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Flashcards in Dog Social Behaviour Deck (14):

According to research based on the ancestral species, how do dogs live?

- Can be pack or solitary or pairs
- family based social system
- not necessarily 'cooperative' hunters but may hunt in groups
- young choose to remain with pack to help parents and do not breed themselves - co-op breeding
> counterintuitive genetically
> kin selection means genetics of new siblings still v similar to own so still feasible genetically
> allows life skills to be learnt ^ survival rate


What was most research on "wolf behaviour" done on?

Zoos - artifical packs
- incompatible and unknown individuals
> separate dominance hierarchies for male and females
> aggression/submission based hierarchy
NOT a true representation of social interactions!


Which animals make a better model for ethological behaviour of dogs? What have studies shown in these?

Feral dog packs eg. In India
- dogs have freedom to choose pack members
- are genetically more similar to each other
- packs are free ranging, unsupervised and BREED
- packs form around male/female pairs
- communal territory usually based around food sources
- little discernible hierarchy except adults>young


Why is research on feral dog packs limited?

Culling eg. India


What has been found about breeding in feral dog packs?

All adult females breed
- competition between males from several packs for oestrus females
- similar to primitive canids
> NB: would not happen in wolves, would fight off other males
- females leave the pack to rear litter so pups not attacked
- rarely cooperative breeding occours
- LITTLE relationship between dominance aggression and reproductive success


How do the social relationships of pet dogs work?

Little function of dominance in reproduction/hunting
- hierachy (or apparent hierachy) probably based on activity levels ie. youngest male adult is alpha
- NO evidence that dominance is a "goal"
> contrary to many training regimes


How does behaviour differ between artificial wolf packs and natural wolf packs?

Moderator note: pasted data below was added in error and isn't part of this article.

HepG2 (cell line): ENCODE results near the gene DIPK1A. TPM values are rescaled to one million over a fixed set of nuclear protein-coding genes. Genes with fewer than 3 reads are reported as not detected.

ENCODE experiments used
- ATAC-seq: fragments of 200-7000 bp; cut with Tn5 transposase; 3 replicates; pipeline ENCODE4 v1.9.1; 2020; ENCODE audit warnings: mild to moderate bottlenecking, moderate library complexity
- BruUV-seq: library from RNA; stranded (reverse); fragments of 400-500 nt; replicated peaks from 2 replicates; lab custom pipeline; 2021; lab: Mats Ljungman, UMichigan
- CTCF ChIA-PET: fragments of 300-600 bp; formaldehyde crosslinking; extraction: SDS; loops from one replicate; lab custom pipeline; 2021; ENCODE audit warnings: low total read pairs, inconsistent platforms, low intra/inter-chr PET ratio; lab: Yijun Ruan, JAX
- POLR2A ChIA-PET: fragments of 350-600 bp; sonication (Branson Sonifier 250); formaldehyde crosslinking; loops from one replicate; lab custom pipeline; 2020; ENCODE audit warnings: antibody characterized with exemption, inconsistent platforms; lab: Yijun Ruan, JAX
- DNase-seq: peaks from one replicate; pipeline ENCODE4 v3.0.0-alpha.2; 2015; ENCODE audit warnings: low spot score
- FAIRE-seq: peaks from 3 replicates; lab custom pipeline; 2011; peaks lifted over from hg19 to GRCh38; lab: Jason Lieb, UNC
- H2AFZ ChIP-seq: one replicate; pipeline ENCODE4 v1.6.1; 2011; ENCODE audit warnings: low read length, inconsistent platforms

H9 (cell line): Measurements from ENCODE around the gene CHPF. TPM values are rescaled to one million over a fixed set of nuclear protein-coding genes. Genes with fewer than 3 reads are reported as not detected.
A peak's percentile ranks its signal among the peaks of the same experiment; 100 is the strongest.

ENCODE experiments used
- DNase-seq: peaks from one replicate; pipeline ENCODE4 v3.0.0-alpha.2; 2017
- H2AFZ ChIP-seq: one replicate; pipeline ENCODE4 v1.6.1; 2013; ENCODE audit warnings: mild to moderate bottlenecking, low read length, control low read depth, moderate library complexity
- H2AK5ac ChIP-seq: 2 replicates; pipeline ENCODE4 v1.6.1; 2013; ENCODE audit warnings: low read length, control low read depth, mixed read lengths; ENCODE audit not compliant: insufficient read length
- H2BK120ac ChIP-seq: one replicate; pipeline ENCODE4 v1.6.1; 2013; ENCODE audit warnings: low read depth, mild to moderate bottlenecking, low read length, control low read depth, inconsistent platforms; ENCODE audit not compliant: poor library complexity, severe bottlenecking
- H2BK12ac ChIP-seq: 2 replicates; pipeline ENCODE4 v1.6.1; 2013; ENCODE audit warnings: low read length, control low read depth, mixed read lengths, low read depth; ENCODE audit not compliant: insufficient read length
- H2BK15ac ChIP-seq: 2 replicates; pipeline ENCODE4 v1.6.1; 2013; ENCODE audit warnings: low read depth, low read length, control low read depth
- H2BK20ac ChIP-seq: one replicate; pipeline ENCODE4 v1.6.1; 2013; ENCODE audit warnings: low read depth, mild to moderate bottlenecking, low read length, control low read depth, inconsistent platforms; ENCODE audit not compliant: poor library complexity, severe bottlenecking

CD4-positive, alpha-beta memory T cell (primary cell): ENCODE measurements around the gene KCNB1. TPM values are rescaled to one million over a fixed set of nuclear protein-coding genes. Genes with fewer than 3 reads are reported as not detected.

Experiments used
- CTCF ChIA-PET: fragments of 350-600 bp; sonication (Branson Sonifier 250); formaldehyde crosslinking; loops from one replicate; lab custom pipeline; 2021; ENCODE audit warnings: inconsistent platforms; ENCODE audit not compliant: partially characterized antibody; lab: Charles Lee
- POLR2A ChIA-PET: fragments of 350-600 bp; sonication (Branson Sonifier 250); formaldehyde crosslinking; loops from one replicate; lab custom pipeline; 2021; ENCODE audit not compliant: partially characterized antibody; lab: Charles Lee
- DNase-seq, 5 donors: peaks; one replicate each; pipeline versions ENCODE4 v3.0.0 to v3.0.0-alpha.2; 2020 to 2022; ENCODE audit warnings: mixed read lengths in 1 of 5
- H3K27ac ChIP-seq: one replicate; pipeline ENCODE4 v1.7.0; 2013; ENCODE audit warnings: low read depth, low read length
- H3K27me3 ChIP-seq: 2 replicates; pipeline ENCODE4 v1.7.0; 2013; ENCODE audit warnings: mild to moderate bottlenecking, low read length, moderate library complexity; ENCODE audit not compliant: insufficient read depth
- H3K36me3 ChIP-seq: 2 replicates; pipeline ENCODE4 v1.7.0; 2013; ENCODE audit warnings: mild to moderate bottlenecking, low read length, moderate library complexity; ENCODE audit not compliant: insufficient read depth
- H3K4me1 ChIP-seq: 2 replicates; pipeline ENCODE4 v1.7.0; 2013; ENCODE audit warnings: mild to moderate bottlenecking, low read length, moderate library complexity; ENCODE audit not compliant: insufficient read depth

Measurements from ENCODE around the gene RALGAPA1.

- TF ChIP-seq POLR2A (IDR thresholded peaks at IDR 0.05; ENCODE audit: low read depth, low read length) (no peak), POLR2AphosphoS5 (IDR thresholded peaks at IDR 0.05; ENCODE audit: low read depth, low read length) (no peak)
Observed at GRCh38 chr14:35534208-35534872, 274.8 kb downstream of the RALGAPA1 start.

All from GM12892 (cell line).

- artificial - aggression greatest between breeding and subordinate females
- natural - most behaviour submissive/affiliative
> licking muzzle - cue to regurgitate food
> becomes ritualised to reinforce family bonds
- in zoo pack means "don't hurt me!"


Why is negative reinforcement in training bad? Eg. of trainer?

Ceasar milan
- weakens human/animal bond


Would electric shock collars ever be advocated?

Only extreme situation where dogs life is at risk eg. sheep chasing


What does the RHP model explain?

Interactinos between dogs - RHP is based on strength (although dogs do not respect this, especially wrt size)
experience and agonistic behaviour (themselves v the other dog, who wants it more? intentions)
- very subjective value of resource, but fits observations
- compare RHP (would they win the encounter) to V (how much do they want it)
> Applies to first encounters as well as established relationships
> also applicable to dog/human interactions


Why is dominance not relevant to many dog encounters?

Relies on previous interactions - is not applicable to first time encounters


Do dogs differentiate between humans and conspecifics?

YES! - are more cooperative with people


What is dominance aggression usually actually caused by?

- usually become very affiliative after aggressive outburst
- not attempting to manipulate people!
"Dominance" over people is usually just a learned response that reduces cause of negative emotion, usually situation specific


How do dogs interact differently with humans and other dogs?

If 2 dogs given two toys will take one each and leave
If human and dog given two toys will pick one up and make you play